xScope: A Designer's Swiss Army Knife
In every field, workers will have their preference for what is the best tool to do any job. Often times the tool is actually the same, but the preference comes down to brand. Designers are no different.
When it comes to working on a site design, newsletter template, or a book cover, the tools can all be different for me. Text editors, graphics tools (Sketch is great), or iBooks Author are all used for varying projects. But I do have one tool that seems to be used regardless of the project. That is xScope by the Iconfactory.
This is one of those tools that can be hard to describe. It's not an application, but more of a utility. But a more useful utility would be hard to find. It consists of a group of 8 tools that would each make a handy utility on their own.
Here's a quick look at my favourite tools in xScope and how I use them (using the lovely Process Type Foundry site for our examples).
A fairly obvious feature, the Rulers tool gives you the ability to measure elements on your screen. I use this one when testing where to place breakpoints in a design, for using in media queries.
And as great software goes, xScope adds nice little touches. With the rulers, moving your mouse around will bring up the red position indicators that show you exactly how far along the measurement is (if you have them selected).
Measurements here are in pixels, but you can change a preference to use Window points instead.
This would probably be my most oft used tool in the package. Dimensions brings up a crosshair, two red lines, on the screen. You can use these to measure the distance between any two elements on the screen. Not just web pages, but any aspect of the operating system or specific application.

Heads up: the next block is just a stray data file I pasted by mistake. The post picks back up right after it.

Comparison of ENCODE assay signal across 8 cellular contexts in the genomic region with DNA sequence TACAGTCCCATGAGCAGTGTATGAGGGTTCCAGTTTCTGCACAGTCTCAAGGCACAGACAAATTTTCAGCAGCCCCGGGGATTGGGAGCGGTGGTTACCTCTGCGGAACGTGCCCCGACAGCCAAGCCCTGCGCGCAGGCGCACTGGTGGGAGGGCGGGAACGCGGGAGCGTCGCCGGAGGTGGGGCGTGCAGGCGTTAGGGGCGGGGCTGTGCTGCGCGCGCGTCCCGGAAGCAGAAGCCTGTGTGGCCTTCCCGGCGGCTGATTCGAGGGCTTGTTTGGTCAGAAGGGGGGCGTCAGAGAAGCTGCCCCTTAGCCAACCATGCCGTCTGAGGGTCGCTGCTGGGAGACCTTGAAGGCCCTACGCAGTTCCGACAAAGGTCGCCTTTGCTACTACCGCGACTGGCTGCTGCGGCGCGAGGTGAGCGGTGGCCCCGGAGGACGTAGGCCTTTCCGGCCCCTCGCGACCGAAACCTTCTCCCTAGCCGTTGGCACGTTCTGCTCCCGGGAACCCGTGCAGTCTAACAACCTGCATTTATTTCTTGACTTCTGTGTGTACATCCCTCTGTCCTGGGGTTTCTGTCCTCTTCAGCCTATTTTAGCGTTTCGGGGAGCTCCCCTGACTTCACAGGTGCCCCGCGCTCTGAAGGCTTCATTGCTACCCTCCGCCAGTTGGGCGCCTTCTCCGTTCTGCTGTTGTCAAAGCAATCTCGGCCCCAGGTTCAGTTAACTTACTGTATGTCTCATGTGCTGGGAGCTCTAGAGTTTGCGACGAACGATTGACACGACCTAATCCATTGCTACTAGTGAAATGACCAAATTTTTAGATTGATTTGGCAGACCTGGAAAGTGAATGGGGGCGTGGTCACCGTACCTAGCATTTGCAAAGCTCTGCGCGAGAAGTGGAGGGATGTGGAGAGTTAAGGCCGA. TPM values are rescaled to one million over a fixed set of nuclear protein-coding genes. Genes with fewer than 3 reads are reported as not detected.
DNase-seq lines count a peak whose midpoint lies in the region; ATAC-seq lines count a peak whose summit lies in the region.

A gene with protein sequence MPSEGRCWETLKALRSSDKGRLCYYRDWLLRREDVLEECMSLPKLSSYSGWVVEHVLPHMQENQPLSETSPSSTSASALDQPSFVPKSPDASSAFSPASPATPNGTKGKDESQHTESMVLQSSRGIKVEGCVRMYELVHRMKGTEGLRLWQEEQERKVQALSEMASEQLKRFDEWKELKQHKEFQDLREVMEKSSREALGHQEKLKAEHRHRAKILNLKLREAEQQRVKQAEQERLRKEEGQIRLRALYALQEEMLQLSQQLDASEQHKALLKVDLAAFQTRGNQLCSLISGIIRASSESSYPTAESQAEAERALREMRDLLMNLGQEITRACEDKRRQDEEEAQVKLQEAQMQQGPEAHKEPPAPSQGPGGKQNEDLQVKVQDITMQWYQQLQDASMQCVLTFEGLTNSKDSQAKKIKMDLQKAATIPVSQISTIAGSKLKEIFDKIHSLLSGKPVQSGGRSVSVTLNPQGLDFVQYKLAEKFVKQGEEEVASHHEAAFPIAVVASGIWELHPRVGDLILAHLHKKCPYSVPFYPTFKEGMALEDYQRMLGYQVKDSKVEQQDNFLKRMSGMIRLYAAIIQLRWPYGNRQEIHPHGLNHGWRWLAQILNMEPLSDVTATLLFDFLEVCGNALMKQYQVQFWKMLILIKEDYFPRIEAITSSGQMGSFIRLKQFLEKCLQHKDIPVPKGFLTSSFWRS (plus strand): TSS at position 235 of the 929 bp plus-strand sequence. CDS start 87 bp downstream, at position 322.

I use this primarily on websites, but it would be helpful to any type of designer, app designers included. It can be slightly finicky, but a small adjustments, extremely small movements of the mouse, tend to give you the measurement you're looking for.
Another handy tool in xScope, the Loupe allows you to magnify what you're looking at in the screen. You can set it to examine what's beneath the small Loupe modal (shown below), or you can have it display what's under the mouse pointer.
What I like to use it for is building a colour palette. You can use the loupe to examine the sites you enjoy, then copy the underlying colour of any elements. Just press control+c and the current colour in view is copied to the clipboard. And you can choose what kind of value you want copied (hex, RGB, HSL, etc.)
And for accessibility, it gives you options to view how things look for people with various type of vision (normal, presbyopia, protanopia, etc.).
Last, I love using the Crosshair when aligning objects in a design. It's probably the simplest tool in the suite, but very handy. It displays two lines on the screen, spanning the entire screen (even multiple displays) and shows the exact pixel placement at the intersection of the two lines.
When I'm lining up elements horizontally, I pop this up to ensure everything is perfect.
If there is one annoyance with xScope in general, is that there is no way to close all the tools in the utility. With the loupe, you can simply hit Escape and it is removed from the screen. The same is true for the rulers, but not for the dimensions and cross hair. I would love the same to be true for each tool.
But this is a small critique and the tool is a joy to use.
You'll notice there are several tools in xScope that I haven't mentioned. My usage of the utility is barely scratching the surface and there is no doubt a lot of ways I can still improve my workflow with what's available. Have some tips? Let me know.
Every act of creation involves friction. Any tool that removes some of the friction from the process endears itself to me. xScope is high on my list of tools that I've grown to love with usage.&